All this grade inflation has made the ubiquitous rating systems meaningless. A 4.5 rating on Yelp! could mean “very good” or “entrails with sriracha.” There’s no way to know. Ratings become meaningless when the top score becomes the starting point.
Clearly, we need a six-star scale to restore meaning to this quagmire, and we should institute jumping-jack ovations for truly exceptional acting. Grade inflation will creep in, of course, and we’ll need seven or eight stars, and headstand ovations, in another year or two.
In the meantime, I probably need to lower my standards for pretty much everything. And you need to rate this post 27 stars.
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I come to you today to issue an apology, not only from me but from all the people of Chicago and surrounding suburbs, including people in Gurnee and Gray’s Lake and even the Buffalo Grovesters, who didn’t know they needed to apologize.
But we do.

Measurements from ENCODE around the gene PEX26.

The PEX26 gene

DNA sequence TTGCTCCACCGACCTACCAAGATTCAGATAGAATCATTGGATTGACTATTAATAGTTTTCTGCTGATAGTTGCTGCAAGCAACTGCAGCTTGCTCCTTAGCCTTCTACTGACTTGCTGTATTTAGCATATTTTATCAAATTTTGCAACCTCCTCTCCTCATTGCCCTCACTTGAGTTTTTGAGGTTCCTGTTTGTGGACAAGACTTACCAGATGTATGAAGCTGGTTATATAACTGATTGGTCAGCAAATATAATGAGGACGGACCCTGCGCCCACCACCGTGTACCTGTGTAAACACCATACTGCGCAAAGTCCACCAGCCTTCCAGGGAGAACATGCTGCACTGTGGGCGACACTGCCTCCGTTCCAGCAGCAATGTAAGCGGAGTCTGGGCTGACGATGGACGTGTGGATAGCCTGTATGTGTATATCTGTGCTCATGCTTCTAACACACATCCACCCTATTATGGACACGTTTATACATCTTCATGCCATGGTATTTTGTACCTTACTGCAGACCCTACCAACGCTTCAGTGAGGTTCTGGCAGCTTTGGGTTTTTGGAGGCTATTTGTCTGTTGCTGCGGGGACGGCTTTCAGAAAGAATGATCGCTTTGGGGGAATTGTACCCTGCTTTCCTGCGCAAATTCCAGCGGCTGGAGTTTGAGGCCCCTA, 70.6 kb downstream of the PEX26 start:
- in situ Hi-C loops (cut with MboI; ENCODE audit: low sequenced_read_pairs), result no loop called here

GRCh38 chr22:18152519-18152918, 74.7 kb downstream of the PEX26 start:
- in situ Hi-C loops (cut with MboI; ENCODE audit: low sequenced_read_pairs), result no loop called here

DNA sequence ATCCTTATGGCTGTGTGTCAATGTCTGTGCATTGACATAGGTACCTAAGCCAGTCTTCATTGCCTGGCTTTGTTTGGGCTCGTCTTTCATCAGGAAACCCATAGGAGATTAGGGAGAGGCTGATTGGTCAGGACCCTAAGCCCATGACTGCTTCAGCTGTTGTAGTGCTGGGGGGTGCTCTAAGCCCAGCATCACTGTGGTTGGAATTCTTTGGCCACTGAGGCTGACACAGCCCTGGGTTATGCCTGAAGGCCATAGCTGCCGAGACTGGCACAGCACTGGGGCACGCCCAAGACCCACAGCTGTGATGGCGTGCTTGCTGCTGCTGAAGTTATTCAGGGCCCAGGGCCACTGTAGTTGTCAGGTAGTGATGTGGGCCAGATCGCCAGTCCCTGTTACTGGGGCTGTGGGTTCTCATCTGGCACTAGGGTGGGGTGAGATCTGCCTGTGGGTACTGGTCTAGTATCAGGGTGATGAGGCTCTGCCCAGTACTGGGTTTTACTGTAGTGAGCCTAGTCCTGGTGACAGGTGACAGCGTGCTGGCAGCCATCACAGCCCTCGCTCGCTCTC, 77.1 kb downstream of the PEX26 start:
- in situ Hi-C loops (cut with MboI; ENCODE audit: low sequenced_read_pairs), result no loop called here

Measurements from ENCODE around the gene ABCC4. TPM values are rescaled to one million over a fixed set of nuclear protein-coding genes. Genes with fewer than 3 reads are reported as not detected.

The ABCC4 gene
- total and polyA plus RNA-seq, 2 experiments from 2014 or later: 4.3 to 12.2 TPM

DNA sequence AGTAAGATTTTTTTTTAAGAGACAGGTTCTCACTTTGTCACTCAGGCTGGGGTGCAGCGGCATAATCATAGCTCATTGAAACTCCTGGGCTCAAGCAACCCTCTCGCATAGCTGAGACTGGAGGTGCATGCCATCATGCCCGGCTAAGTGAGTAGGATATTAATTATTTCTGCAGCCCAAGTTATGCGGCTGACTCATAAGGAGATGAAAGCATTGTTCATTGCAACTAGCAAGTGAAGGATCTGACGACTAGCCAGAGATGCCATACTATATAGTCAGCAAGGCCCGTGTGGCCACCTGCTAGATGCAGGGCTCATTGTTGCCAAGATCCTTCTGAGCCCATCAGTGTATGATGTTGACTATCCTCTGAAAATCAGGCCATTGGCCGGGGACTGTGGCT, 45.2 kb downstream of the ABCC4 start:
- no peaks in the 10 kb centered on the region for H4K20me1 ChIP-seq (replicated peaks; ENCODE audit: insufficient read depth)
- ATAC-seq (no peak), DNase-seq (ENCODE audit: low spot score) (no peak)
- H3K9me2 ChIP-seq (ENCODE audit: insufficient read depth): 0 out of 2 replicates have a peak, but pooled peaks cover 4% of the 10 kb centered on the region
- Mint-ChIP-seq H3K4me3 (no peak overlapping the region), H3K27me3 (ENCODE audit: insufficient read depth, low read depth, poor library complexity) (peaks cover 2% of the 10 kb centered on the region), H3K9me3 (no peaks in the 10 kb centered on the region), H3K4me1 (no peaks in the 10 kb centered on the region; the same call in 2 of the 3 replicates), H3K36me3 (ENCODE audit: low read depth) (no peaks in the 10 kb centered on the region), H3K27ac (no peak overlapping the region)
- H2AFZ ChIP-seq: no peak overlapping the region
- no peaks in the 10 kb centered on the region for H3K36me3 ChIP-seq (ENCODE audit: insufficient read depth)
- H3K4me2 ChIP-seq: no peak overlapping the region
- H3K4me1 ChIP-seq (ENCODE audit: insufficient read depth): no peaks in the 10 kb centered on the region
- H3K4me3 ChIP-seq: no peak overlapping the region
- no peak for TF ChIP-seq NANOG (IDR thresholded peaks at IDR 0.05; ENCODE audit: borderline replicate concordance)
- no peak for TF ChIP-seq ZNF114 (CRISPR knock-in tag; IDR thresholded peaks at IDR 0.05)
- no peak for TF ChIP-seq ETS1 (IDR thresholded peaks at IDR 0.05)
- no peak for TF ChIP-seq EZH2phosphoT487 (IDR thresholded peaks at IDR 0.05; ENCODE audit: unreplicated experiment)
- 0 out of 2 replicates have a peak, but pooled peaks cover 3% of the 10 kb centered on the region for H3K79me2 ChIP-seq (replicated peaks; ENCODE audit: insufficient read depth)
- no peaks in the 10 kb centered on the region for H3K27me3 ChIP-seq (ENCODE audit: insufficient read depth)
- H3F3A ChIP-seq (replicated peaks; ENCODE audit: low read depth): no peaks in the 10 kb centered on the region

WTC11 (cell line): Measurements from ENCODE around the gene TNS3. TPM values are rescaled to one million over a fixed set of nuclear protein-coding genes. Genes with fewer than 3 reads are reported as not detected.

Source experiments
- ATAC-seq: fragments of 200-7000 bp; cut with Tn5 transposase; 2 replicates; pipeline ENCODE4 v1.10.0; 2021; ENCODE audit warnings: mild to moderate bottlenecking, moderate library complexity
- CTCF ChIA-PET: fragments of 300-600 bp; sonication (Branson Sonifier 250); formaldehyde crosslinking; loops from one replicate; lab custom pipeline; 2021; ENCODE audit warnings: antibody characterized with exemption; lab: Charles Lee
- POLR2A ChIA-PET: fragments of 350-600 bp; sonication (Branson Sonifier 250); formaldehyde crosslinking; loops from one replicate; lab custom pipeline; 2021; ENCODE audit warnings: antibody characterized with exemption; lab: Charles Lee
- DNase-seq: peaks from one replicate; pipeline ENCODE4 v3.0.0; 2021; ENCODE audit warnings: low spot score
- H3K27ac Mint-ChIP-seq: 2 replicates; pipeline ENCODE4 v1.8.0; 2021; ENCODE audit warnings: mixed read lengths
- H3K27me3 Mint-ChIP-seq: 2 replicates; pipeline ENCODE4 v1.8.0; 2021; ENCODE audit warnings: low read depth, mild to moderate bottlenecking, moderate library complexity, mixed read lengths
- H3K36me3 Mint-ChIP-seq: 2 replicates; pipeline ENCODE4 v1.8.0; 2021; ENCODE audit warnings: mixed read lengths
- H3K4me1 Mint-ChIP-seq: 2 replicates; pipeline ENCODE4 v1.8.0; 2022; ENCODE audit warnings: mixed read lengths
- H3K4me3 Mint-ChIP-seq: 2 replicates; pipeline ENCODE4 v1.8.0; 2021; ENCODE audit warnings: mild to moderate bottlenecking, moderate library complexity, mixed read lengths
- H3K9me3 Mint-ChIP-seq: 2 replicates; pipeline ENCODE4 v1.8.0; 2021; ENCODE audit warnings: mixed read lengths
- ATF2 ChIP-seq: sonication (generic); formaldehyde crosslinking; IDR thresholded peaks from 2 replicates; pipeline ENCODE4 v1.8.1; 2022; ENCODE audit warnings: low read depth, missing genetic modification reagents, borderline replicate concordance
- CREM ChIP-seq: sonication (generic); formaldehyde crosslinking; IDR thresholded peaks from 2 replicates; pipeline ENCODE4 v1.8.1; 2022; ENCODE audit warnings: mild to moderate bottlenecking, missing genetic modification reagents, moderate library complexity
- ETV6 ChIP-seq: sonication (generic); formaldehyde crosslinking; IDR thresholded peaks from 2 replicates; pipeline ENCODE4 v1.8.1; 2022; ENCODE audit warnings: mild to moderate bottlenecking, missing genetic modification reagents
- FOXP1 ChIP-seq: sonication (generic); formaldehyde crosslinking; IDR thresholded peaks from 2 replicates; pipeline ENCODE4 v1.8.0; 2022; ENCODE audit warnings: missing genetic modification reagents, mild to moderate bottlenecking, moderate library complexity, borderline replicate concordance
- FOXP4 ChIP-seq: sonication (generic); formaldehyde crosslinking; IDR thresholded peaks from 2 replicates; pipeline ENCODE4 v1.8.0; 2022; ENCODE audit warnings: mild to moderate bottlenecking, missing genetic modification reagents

Because the whole polar vortex thing was not our finest hour and, in fact, it exposed us for the frightened little weenies we are.
Every winter, people in our area read from the same script whenever it snows or sleets or drops below freezing in Washington, D.C. or Atlanta or Memphis or any other town that’s south of 95th Street. We watch the video of the cars skidding or the closed stores and we bray like asses.
"What a bunch of wimps, whining about a little bit of snow or ice or sleet or hail. You’d never last a minute in a Chicago winter. Hah. Hah. Hah."
And what did we do last week when the polar vortex paid us a visit? We closed our stores and skidded our cars and posted memes about Chiberia and pointed out that it was colder here than in Antarctica. Except, of course, that it’s summer in Antarctica and temperatures above zero are what they call a heat wave.